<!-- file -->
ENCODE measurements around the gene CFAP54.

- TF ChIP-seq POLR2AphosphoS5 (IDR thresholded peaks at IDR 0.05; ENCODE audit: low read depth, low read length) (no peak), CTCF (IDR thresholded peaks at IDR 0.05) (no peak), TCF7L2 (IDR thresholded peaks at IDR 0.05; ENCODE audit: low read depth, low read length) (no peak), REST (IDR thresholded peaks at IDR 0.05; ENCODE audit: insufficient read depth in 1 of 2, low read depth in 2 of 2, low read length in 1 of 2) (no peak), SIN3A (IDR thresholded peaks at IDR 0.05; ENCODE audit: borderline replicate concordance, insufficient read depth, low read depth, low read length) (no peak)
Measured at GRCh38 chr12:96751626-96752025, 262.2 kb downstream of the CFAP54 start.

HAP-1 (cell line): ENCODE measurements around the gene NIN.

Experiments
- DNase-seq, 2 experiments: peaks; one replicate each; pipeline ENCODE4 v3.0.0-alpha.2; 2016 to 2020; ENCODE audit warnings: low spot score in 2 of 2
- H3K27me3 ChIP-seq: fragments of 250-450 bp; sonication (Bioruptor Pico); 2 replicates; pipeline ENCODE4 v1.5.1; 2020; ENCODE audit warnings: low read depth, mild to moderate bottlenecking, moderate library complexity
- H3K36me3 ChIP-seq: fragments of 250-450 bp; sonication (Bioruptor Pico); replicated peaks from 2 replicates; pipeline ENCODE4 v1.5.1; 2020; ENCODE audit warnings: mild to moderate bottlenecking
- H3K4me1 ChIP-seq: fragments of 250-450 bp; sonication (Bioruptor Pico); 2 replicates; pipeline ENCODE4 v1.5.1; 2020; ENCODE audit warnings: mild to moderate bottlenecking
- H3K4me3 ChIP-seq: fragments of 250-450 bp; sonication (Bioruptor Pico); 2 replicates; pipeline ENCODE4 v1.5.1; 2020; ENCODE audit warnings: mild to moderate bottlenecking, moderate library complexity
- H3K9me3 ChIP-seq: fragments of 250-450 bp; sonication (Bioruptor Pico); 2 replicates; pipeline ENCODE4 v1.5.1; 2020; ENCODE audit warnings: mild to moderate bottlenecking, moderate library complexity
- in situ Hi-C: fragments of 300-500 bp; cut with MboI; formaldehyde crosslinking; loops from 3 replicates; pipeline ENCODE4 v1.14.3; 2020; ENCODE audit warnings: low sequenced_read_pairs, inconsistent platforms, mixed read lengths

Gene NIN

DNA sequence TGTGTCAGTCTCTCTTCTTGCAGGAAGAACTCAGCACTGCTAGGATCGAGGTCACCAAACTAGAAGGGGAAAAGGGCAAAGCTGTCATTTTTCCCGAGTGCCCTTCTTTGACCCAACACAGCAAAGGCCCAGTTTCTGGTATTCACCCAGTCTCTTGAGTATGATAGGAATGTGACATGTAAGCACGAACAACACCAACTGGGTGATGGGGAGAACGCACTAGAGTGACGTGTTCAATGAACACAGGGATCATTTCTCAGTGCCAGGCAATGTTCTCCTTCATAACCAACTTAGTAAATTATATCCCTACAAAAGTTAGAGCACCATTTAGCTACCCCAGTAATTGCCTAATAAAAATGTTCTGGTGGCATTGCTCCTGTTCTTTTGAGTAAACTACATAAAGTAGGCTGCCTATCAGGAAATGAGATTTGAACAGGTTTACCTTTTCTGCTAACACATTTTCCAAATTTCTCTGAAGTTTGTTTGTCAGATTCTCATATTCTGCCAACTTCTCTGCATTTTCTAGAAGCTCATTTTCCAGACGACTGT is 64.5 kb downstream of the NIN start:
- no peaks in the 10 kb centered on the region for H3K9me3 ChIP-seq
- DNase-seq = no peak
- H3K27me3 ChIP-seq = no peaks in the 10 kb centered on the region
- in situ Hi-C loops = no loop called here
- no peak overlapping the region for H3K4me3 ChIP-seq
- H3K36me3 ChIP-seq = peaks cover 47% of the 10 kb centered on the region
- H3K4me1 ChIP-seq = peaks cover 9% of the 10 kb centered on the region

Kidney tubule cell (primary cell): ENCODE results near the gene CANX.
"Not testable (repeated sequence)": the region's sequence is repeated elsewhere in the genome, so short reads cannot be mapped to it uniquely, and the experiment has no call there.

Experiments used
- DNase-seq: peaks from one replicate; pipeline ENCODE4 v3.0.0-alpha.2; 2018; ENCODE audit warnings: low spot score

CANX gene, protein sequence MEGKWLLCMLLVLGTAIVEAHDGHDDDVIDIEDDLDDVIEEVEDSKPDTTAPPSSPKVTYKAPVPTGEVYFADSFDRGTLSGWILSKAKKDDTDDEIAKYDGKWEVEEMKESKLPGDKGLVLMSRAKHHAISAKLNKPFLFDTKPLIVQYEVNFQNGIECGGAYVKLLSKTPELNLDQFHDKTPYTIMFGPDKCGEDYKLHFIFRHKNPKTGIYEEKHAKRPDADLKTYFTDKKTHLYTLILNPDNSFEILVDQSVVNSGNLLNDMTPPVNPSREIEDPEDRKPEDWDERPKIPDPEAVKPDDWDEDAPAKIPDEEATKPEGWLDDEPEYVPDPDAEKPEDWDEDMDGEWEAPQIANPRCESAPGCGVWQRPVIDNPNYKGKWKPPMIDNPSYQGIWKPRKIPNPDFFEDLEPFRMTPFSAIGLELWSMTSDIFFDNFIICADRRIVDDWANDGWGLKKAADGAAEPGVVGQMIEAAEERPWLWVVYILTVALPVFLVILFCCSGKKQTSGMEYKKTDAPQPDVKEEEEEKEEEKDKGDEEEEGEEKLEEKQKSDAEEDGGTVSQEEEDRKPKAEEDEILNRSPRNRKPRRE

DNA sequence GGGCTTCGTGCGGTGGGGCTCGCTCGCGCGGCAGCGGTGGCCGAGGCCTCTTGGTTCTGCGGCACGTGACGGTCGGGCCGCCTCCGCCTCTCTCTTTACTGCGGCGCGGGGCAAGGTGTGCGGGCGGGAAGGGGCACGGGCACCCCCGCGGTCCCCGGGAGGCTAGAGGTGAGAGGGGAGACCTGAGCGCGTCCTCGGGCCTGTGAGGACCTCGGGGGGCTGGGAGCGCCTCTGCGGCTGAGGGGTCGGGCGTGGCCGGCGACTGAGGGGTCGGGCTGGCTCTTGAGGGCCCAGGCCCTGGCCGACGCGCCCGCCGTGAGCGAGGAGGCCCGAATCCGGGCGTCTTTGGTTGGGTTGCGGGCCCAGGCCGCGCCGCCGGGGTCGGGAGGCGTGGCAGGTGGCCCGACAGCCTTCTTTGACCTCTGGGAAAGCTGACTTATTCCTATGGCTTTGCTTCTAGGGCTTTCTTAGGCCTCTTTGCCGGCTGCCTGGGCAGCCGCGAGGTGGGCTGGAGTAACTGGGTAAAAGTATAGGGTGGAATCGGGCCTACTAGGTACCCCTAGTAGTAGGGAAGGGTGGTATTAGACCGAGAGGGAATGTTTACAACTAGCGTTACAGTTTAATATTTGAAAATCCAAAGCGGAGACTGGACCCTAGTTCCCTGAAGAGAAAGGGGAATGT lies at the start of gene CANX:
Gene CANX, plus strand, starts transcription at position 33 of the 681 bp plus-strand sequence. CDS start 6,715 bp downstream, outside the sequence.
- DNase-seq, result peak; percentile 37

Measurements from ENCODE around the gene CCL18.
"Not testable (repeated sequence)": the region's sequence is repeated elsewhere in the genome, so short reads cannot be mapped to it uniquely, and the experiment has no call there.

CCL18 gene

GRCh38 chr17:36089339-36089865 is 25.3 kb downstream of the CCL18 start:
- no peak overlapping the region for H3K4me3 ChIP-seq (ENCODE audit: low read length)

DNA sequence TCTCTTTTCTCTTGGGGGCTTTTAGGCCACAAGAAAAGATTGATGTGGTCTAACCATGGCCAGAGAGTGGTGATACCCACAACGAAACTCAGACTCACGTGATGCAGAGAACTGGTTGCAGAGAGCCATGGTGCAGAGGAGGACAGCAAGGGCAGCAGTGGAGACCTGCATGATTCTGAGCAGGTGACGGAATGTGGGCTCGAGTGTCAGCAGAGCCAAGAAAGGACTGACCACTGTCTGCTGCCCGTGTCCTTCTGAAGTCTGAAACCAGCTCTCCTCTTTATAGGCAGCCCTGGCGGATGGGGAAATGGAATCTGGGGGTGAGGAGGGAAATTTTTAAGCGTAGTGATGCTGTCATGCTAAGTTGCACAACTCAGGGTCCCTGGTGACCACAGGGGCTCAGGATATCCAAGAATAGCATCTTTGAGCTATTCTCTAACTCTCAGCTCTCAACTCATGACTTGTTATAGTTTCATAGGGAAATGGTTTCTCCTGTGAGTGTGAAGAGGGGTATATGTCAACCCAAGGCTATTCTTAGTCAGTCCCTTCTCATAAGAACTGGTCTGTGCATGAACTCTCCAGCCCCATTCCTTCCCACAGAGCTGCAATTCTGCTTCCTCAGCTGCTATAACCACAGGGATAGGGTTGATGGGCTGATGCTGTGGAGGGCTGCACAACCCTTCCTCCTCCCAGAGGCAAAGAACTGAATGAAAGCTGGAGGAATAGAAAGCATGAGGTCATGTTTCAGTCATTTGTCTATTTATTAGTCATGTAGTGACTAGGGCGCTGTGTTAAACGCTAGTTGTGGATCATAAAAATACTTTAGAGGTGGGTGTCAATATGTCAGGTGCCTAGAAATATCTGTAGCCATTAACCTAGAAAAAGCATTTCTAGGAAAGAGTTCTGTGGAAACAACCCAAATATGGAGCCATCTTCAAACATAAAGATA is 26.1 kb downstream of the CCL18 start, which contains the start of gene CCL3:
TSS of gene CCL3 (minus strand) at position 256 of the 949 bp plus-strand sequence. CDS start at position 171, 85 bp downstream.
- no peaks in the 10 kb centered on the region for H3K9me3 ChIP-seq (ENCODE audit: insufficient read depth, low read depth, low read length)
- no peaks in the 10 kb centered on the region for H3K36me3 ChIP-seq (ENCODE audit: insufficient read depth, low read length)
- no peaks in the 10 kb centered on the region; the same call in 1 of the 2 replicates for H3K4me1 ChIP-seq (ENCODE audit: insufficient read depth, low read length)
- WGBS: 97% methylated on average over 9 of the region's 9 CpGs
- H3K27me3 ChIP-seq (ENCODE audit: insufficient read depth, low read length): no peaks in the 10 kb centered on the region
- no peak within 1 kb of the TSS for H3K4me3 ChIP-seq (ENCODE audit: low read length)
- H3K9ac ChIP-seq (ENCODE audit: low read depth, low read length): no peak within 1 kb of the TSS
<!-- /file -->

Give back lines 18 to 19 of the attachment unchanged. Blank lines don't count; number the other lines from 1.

- in situ Hi-C loops = no loop called here
- no peak overlapping the region for H3K4me3 ChIP-seq